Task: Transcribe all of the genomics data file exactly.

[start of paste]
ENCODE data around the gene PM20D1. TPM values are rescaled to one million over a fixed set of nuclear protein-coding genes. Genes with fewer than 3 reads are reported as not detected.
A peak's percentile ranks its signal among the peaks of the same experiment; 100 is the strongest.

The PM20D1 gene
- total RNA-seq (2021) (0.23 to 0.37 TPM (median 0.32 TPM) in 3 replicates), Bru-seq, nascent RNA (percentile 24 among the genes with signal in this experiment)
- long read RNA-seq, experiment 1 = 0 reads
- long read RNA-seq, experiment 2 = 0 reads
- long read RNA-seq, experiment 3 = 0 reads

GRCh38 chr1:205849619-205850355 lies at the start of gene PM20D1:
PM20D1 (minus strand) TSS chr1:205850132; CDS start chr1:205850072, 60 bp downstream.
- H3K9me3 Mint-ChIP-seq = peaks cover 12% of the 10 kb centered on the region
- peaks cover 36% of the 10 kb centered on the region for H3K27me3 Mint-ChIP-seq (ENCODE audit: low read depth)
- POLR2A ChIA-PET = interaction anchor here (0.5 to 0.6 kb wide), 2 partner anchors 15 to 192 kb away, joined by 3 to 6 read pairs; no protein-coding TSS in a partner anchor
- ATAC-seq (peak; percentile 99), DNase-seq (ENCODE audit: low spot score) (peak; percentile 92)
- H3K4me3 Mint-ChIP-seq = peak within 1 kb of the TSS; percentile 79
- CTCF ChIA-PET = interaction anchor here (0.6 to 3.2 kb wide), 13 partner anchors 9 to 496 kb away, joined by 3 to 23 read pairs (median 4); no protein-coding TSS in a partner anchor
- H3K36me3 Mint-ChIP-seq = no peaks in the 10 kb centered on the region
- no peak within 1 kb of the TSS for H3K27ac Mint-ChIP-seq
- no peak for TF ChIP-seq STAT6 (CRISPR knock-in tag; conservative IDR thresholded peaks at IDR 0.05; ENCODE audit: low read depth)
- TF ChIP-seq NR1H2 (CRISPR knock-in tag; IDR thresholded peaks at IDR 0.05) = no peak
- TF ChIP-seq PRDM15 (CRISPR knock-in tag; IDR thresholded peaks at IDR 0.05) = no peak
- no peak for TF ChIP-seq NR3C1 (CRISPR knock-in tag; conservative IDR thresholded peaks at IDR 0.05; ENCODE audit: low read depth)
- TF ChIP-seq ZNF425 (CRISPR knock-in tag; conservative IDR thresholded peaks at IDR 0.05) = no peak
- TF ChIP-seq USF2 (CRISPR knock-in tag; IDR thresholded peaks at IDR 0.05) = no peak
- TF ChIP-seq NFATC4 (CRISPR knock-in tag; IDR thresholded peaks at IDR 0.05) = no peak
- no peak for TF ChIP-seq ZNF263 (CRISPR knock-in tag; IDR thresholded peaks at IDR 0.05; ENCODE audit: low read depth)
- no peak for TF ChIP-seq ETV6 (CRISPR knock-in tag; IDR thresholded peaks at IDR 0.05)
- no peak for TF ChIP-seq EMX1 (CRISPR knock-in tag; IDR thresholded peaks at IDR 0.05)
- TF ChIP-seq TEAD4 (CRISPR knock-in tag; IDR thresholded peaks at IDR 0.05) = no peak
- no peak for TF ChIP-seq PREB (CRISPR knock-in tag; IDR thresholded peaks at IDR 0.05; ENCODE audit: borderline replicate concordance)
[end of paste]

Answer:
ENCODE data around the gene PM20D1. TPM values are rescaled to one million over a fixed set of nuclear protein-coding genes. Genes with fewer than 3 reads are reported as not detected.
A peak's percentile ranks its signal among the peaks of the same experiment; 100 is the strongest.

The PM20D1 gene
- total RNA-seq (2021) (0.23 to 0.37 TPM (median 0.32 TPM) in 3 replicates), Bru-seq, nascent RNA (percentile 24 among the genes with signal in this experiment)
- long read RNA-seq, experiment 1 = 0 reads
- long read RNA-seq, experiment 2 = 0 reads
- long read RNA-seq, experiment 3 = 0 reads

GRCh38 chr1:205849619-205850355 lies at the start of gene PM20D1:
PM20D1 (minus strand) TSS chr1:205850132; CDS start chr1:205850072, 60 bp downstream.
- H3K9me3 Mint-ChIP-seq = peaks cover 12% of the 10 kb centered on the region
- peaks cover 36% of the 10 kb centered on the region for H3K27me3 Mint-ChIP-seq (ENCODE audit: low read depth)
- POLR2A ChIA-PET = interaction anchor here (0.5 to 0.6 kb wide), 2 partner anchors 15 to 192 kb away, joined by 3 to 6 read pairs; no protein-coding TSS in a partner anchor
- ATAC-seq (peak; percentile 99), DNase-seq (ENCODE audit: low spot score) (peak; percentile 92)
- H3K4me3 Mint-ChIP-seq = peak within 1 kb of the TSS; percentile 79
- CTCF ChIA-PET = interaction anchor here (0.6 to 3.2 kb wide), 13 partner anchors 9 to 496 kb away, joined by 3 to 23 read pairs (median 4); no protein-coding TSS in a partner anchor
- H3K36me3 Mint-ChIP-seq = no peaks in the 10 kb centered on the region
- no peak within 1 kb of the TSS for H3K27ac Mint-ChIP-seq
- no peak for TF ChIP-seq STAT6 (CRISPR knock-in tag; conservative IDR thresholded peaks at IDR 0.05; ENCODE audit: low read depth)
- TF ChIP-seq NR1H2 (CRISPR knock-in tag; IDR thresholded peaks at IDR 0.05) = no peak
- TF ChIP-seq PRDM15 (CRISPR knock-in tag; IDR thresholded peaks at IDR 0.05) = no peak
- no peak for TF ChIP-seq NR3C1 (CRISPR knock-in tag; conservative IDR thresholded peaks at IDR 0.05; ENCODE audit: low read depth)
- TF ChIP-seq ZNF425 (CRISPR knock-in tag; conservative IDR thresholded peaks at IDR 0.05) = no peak
- TF ChIP-seq USF2 (CRISPR knock-in tag; IDR thresholded peaks at IDR 0.05) = no peak
- TF ChIP-seq NFATC4 (CRISPR knock-in tag; IDR thresholded peaks at IDR 0.05) = no peak
- no peak for TF ChIP-seq ZNF263 (CRISPR knock-in tag; IDR thresholded peaks at IDR 0.05; ENCODE audit: low read depth)
- no peak for TF ChIP-seq ETV6 (CRISPR knock-in tag; IDR thresholded peaks at IDR 0.05)
- no peak for TF ChIP-seq EMX1 (CRISPR knock-in tag; IDR thresholded peaks at IDR 0.05)
- TF ChIP-seq TEAD4 (CRISPR knock-in tag; IDR thresholded peaks at IDR 0.05) = no peak
- no peak for TF ChIP-seq PREB (CRISPR knock-in tag; IDR thresholded peaks at IDR 0.05; ENCODE audit: borderline replicate concordance)